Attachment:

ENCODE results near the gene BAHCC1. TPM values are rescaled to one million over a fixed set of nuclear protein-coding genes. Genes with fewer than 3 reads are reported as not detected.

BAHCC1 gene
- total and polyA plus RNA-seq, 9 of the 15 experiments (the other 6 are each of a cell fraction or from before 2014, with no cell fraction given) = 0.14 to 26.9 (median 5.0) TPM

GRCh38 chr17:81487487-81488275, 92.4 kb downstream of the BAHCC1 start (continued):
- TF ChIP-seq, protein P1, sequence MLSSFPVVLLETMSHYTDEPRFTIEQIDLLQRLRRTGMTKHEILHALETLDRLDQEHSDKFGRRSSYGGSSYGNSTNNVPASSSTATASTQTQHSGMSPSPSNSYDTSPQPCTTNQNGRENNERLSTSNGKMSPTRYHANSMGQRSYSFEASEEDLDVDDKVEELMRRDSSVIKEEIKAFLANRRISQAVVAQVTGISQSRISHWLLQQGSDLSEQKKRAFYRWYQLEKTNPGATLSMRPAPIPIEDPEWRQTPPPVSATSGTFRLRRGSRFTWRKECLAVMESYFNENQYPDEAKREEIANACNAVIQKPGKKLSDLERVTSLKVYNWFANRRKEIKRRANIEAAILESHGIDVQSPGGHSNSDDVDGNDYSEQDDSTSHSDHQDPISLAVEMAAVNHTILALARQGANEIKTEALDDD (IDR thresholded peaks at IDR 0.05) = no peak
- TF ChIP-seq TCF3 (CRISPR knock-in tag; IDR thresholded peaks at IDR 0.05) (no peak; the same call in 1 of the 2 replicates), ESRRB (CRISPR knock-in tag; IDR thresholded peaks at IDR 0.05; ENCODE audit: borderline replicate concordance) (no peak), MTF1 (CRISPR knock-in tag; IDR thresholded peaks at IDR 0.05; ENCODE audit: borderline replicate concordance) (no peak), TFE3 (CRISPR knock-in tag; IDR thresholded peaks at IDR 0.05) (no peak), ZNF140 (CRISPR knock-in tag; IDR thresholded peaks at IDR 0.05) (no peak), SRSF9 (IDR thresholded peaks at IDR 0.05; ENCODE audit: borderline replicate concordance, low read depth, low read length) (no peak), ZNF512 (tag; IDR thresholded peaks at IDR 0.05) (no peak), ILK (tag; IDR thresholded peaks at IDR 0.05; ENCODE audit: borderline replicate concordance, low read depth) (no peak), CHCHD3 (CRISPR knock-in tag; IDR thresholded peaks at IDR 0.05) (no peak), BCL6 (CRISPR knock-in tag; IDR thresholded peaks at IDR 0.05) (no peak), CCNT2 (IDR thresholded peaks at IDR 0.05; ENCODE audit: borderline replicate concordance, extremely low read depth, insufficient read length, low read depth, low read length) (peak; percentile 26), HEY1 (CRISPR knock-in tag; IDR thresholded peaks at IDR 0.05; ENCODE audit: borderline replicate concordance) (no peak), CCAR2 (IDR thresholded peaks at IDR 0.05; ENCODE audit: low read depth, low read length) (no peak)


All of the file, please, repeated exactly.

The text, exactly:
ENCODE results near the gene BAHCC1. TPM values are rescaled to one million over a fixed set of nuclear protein-coding genes. Genes with fewer than 3 reads are reported as not detected.

BAHCC1 gene
- total and polyA plus RNA-seq, 9 of the 15 experiments (the other 6 are each of a cell fraction or from before 2014, with no cell fraction given) = 0.14 to 26.9 (median 5.0) TPM

GRCh38 chr17:81487487-81488275, 92.4 kb downstream of the BAHCC1 start (continued):
- TF ChIP-seq, protein P1, sequence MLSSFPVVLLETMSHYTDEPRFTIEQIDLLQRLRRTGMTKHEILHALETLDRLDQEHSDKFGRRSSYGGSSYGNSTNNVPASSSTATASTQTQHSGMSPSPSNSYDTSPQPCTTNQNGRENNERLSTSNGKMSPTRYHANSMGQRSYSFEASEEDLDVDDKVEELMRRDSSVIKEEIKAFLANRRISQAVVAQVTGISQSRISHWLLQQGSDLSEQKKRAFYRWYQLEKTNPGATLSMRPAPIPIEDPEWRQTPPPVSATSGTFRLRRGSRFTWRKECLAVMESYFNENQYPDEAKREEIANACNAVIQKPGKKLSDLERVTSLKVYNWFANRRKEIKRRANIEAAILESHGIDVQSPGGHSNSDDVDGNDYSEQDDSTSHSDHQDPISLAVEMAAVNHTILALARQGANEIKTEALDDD (IDR thresholded peaks at IDR 0.05) = no peak
- TF ChIP-seq TCF3 (CRISPR knock-in tag; IDR thresholded peaks at IDR 0.05) (no peak; the same call in 1 of the 2 replicates), ESRRB (CRISPR knock-in tag; IDR thresholded peaks at IDR 0.05; ENCODE audit: borderline replicate concordance) (no peak), MTF1 (CRISPR knock-in tag; IDR thresholded peaks at IDR 0.05; ENCODE audit: borderline replicate concordance) (no peak), TFE3 (CRISPR knock-in tag; IDR thresholded peaks at IDR 0.05) (no peak), ZNF140 (CRISPR knock-in tag; IDR thresholded peaks at IDR 0.05) (no peak), SRSF9 (IDR thresholded peaks at IDR 0.05; ENCODE audit: borderline replicate concordance, low read depth, low read length) (no peak), ZNF512 (tag; IDR thresholded peaks at IDR 0.05) (no peak), ILK (tag; IDR thresholded peaks at IDR 0.05; ENCODE audit: borderline replicate concordance, low read depth) (no peak), CHCHD3 (CRISPR knock-in tag; IDR thresholded peaks at IDR 0.05) (no peak), BCL6 (CRISPR knock-in tag; IDR thresholded peaks at IDR 0.05) (no peak), CCNT2 (IDR thresholded peaks at IDR 0.05; ENCODE audit: borderline replicate concordance, extremely low read depth, insufficient read length, low read depth, low read length) (peak; percentile 26), HEY1 (CRISPR knock-in tag; IDR thresholded peaks at IDR 0.05; ENCODE audit: borderline replicate concordance) (no peak), CCAR2 (IDR thresholded peaks at IDR 0.05; ENCODE audit: low read depth, low read length) (no peak)